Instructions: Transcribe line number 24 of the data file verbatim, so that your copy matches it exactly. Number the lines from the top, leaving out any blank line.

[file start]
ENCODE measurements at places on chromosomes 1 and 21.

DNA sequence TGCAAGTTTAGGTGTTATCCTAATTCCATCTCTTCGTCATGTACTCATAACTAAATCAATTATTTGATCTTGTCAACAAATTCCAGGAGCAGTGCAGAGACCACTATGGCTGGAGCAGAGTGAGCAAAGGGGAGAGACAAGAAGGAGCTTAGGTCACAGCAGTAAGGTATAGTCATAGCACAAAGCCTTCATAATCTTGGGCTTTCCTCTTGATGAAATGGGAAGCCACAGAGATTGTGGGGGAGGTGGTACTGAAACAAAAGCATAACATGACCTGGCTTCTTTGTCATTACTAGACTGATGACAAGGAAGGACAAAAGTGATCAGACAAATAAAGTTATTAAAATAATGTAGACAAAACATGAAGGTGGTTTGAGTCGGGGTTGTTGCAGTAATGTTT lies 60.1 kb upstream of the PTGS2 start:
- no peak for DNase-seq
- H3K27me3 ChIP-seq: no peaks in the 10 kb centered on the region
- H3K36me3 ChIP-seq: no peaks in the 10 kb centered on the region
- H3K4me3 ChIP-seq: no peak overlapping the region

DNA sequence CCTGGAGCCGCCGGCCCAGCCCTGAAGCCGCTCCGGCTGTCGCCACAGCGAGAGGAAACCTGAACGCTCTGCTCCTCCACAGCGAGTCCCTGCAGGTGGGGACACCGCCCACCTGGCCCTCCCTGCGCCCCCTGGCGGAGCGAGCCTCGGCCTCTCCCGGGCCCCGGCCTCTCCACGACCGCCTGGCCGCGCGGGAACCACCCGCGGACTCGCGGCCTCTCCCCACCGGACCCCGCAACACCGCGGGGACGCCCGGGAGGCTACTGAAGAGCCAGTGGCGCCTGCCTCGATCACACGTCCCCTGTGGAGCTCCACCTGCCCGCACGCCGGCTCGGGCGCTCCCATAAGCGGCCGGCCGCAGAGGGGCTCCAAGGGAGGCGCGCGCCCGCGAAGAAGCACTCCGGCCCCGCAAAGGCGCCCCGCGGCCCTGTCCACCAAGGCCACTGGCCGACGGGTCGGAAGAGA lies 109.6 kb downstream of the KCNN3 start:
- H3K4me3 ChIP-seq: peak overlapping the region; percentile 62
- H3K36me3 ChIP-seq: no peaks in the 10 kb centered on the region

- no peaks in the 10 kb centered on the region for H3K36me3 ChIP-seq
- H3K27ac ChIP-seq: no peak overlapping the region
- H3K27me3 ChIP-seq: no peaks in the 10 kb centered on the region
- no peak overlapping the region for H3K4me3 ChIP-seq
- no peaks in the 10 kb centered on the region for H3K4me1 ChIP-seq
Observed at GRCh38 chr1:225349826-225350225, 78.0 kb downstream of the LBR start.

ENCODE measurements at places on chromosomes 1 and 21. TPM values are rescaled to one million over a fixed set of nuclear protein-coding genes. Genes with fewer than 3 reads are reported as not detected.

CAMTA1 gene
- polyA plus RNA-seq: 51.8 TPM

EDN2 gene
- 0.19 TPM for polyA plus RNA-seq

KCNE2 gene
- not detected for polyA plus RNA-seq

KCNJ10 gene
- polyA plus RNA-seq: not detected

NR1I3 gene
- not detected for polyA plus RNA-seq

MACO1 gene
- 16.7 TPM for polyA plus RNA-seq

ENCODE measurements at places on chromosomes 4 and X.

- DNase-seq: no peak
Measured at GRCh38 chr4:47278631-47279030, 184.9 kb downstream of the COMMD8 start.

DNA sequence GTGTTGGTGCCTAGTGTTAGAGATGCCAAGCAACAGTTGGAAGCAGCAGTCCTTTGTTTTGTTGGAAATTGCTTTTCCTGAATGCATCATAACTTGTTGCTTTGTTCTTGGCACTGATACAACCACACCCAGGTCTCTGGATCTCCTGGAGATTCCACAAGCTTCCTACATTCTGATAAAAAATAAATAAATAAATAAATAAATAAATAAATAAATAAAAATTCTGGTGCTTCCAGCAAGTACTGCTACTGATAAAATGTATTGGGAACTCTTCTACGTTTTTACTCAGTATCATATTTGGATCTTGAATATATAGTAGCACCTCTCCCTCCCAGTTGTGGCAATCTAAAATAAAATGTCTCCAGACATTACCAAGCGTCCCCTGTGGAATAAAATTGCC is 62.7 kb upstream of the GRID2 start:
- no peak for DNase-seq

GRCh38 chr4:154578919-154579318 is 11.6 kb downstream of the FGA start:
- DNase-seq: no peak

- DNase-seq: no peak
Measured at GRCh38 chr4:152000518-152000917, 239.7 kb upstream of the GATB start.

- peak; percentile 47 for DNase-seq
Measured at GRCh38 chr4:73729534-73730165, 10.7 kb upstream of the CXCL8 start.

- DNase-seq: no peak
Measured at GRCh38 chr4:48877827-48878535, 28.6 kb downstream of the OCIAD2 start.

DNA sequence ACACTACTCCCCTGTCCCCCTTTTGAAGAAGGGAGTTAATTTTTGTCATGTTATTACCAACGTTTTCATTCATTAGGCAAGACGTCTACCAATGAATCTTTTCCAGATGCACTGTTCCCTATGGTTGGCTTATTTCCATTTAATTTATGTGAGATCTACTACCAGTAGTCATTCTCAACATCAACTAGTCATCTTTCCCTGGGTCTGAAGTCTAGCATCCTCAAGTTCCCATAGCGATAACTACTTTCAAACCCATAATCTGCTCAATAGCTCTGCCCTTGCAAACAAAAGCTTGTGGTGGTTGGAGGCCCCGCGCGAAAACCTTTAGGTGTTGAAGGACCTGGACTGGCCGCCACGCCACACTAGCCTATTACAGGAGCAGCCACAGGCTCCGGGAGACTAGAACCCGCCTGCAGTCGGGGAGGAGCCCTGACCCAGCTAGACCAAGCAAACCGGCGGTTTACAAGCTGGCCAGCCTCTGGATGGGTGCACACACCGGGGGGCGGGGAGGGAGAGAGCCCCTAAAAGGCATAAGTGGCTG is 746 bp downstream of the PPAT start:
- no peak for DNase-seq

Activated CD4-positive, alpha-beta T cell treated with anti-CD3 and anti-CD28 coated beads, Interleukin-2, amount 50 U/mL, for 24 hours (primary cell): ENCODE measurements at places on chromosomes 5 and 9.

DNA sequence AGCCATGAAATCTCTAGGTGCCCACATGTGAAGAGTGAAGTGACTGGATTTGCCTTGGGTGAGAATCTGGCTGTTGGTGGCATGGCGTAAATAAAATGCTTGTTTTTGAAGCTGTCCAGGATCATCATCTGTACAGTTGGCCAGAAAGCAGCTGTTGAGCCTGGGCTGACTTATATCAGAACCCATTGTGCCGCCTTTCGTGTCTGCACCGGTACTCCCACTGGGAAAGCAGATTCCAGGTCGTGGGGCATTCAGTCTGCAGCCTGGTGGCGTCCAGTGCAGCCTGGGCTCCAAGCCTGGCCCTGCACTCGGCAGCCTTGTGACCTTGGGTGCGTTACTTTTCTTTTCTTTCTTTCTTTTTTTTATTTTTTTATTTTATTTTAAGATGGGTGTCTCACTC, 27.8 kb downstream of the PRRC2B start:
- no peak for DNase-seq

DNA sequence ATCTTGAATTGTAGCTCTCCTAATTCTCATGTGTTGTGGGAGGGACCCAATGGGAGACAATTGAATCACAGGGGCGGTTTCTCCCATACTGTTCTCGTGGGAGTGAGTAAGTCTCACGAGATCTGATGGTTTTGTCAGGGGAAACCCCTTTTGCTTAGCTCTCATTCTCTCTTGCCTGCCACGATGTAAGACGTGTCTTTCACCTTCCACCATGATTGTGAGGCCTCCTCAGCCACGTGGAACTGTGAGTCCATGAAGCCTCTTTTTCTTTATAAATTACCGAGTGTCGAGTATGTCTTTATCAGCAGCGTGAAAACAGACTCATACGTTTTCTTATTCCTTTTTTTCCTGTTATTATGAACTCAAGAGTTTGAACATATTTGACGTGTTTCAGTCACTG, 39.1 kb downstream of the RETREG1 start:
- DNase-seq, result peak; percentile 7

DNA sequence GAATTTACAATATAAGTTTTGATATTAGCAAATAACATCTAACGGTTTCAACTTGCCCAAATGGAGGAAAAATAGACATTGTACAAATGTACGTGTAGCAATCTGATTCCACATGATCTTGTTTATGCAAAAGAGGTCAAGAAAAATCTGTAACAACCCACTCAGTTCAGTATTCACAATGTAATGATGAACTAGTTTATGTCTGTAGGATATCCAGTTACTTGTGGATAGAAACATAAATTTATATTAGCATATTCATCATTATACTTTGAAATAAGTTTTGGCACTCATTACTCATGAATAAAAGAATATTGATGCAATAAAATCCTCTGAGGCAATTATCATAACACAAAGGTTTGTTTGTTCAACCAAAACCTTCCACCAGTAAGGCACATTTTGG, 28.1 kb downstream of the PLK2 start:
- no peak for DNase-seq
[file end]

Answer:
- polyA plus RNA-seq: not detected